This chapter provides some elements for the critical evaluation of a particular philosophical approach to animal behavior: the argumentative strategy of marginal analogy. By marginal analogy, we mean the establishment of analogies between animal behavior in general on the one side and, on the other, some marginal behavioral processes and/or cognitive processes in humans (such as sleepwalking or reflex action), which occur without the aid of reflection or higher symbolic consciousness. In authors such as René Descartes, Ernst Cassirer, and Susanne Langer, the recourse to marginal analogy is essential from the argumentative perspective. It is, in fact, functional to the affirmation of the thesis of the qualitative difference of non-human animals. The critical discussion of marginal analogy, therefore, is a useful tool to overcome this thesis as well, in the direction of consideration of non-human behavior and cognition as a field of diffuse discontinuities. After the rejection of any analogy-based approach, much of the non-human experience may remain inaccessible to the human observer; what one can grasp, however, discloses a sphere of astounding biodiversity that calls for preservation.

How to Think About Human-Animal Differences in Thinking: Two Cases of Marginal Analogy in the Philosophical Explication of Animal Cognition / Brentari, Carlo. - STAMPA. - 7:(2022), pp. 73-93. [10.1007/978-3-031-04075-7_3]

How to Think About Human-Animal Differences in Thinking: Two Cases of Marginal Analogy in the Philosophical Explication of Animal Cognition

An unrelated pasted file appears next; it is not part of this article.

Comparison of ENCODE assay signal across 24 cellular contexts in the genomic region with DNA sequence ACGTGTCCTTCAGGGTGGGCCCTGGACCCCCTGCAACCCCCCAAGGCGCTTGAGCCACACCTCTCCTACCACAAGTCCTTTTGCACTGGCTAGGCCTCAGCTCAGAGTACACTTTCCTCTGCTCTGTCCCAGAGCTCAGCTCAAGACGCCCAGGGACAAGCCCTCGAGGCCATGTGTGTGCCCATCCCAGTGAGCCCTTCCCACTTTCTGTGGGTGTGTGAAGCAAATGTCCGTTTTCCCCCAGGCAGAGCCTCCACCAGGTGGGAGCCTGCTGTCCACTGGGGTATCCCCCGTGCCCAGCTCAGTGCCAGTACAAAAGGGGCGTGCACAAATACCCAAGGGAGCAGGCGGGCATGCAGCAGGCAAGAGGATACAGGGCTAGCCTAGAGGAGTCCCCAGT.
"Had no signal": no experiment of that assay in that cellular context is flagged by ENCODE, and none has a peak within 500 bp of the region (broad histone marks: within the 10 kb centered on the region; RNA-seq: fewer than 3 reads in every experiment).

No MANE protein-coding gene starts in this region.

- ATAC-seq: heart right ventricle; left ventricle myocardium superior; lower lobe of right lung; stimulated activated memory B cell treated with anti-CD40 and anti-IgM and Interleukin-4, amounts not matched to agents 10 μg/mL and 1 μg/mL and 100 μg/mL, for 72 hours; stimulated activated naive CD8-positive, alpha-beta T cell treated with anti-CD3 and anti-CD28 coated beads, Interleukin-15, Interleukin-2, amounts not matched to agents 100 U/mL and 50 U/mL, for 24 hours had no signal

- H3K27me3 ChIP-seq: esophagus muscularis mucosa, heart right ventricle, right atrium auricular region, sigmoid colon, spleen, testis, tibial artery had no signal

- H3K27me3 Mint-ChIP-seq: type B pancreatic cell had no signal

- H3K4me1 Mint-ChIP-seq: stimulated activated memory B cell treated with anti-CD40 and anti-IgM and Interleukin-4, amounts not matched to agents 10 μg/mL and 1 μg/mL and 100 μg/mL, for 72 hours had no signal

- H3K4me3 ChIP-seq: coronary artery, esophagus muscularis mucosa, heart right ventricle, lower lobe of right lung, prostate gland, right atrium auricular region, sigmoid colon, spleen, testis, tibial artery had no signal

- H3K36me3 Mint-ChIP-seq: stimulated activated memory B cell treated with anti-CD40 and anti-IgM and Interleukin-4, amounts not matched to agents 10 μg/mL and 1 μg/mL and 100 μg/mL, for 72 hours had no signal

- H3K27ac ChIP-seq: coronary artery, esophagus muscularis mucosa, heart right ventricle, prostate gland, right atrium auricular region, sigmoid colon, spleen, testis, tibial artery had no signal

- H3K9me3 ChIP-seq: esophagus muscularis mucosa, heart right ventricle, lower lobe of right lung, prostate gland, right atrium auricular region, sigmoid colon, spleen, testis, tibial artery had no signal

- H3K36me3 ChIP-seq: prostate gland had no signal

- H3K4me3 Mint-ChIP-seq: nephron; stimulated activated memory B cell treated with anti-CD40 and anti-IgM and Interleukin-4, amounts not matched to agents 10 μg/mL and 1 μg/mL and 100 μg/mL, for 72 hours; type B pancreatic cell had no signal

Brentari, Carlo
2022

Abstract

This chapter provides some elements for the critical evaluation of a particular philosophical approach to animal behavior: the argumentative strategy of marginal analogy. By marginal analogy, we mean the establishment of analogies between animal behavior in general on the one side and, on the other, some marginal behavioral processes and/or cognitive processes in humans (such as sleepwalking or reflex action), which occur without the aid of reflection or higher symbolic consciousness. In authors such as René Descartes, Ernst Cassirer, and Susanne Langer, the recourse to marginal analogy is essential from the argumentative perspective. It is, in fact, functional to the affirmation of the thesis of the qualitative difference of non-human animals. The critical discussion of marginal analogy, therefore, is a useful tool to overcome this thesis as well, in the direction of consideration of non-human behavior and cognition as a field of diffuse discontinuities. After the rejection of any analogy-based approach, much of the non-human experience may remain inaccessible to the human observer; what one can grasp, however, discloses a sphere of astounding biodiversity that calls for preservation.
Thinking: Bioengineering of Science and Art
Cham, Switzerland
Springer Nature Switzerland
978-3-031-04074-0
Brentari, Carlo
How to Think About Human-Animal Differences in Thinking: Two Cases of Marginal Analogy in the Philosophical Explication of Animal Cognition / Brentari, Carlo. - STAMPA. - 7:(2022), pp. 73-93. [10.1007/978-3-031-04075-7_3]
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Utilizza questo identificativo per citare o creare un link a questo documento: https://hdl.handle.net/11572/353701
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